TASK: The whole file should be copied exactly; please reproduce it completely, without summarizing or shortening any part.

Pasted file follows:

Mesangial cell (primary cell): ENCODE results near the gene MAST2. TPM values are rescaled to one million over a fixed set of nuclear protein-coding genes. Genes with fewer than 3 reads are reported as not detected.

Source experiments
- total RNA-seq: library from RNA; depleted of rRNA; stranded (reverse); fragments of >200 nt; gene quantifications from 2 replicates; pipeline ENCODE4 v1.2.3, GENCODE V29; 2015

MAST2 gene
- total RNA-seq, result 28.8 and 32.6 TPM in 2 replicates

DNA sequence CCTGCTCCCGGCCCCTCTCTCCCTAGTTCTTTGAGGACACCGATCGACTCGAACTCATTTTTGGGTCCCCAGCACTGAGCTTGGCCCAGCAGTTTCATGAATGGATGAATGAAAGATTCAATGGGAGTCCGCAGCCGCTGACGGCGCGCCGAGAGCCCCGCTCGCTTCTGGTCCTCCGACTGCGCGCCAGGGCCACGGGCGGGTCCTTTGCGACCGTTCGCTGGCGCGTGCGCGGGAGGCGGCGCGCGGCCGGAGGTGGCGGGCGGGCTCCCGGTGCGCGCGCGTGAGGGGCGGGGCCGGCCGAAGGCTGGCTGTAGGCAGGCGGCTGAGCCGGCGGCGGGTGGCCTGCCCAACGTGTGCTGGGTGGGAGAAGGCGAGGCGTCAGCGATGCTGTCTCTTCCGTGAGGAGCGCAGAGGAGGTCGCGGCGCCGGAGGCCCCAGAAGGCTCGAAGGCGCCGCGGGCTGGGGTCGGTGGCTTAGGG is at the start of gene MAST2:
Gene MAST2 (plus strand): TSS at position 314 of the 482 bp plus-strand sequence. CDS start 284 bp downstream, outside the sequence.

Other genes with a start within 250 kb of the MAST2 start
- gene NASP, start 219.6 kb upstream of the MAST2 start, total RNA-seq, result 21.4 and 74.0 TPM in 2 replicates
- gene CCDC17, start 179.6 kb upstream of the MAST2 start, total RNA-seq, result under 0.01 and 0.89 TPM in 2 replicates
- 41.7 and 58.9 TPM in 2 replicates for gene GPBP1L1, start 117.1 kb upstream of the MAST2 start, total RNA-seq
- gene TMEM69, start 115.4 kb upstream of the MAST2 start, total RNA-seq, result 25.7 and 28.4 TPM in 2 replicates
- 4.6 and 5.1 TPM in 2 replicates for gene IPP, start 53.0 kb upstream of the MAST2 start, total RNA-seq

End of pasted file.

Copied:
Mesangial cell (primary cell): ENCODE results near the gene MAST2. TPM values are rescaled to one million over a fixed set of nuclear protein-coding genes. Genes with fewer than 3 reads are reported as not detected.

Source experiments
- total RNA-seq: library from RNA; depleted of rRNA; stranded (reverse); fragments of >200 nt; gene quantifications from 2 replicates; pipeline ENCODE4 v1.2.3, GENCODE V29; 2015

MAST2 gene
- total RNA-seq, result 28.8 and 32.6 TPM in 2 replicates

DNA sequence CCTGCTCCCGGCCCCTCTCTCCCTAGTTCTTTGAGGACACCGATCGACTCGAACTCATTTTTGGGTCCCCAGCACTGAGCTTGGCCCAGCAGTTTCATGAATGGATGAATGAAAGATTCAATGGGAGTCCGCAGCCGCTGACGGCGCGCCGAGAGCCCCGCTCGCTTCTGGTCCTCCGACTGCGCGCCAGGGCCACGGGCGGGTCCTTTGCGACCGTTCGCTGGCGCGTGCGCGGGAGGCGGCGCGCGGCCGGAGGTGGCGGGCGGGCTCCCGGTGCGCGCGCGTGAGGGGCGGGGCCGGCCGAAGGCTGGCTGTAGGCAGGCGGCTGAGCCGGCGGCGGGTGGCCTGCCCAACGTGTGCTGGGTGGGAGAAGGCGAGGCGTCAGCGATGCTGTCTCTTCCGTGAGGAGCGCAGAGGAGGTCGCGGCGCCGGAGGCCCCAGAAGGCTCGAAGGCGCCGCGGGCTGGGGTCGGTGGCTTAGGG is at the start of gene MAST2:
Gene MAST2 (plus strand): TSS at position 314 of the 482 bp plus-strand sequence. CDS start 284 bp downstream, outside the sequence.

Other genes with a start within 250 kb of the MAST2 start
- gene NASP, start 219.6 kb upstream of the MAST2 start, total RNA-seq, result 21.4 and 74.0 TPM in 2 replicates
- gene CCDC17, start 179.6 kb upstream of the MAST2 start, total RNA-seq, result under 0.01 and 0.89 TPM in 2 replicates
- 41.7 and 58.9 TPM in 2 replicates for gene GPBP1L1, start 117.1 kb upstream of the MAST2 start, total RNA-seq
- gene TMEM69, start 115.4 kb upstream of the MAST2 start, total RNA-seq, result 25.7 and 28.4 TPM in 2 replicates
- 4.6 and 5.1 TPM in 2 replicates for gene IPP, start 53.0 kb upstream of the MAST2 start, total RNA-seq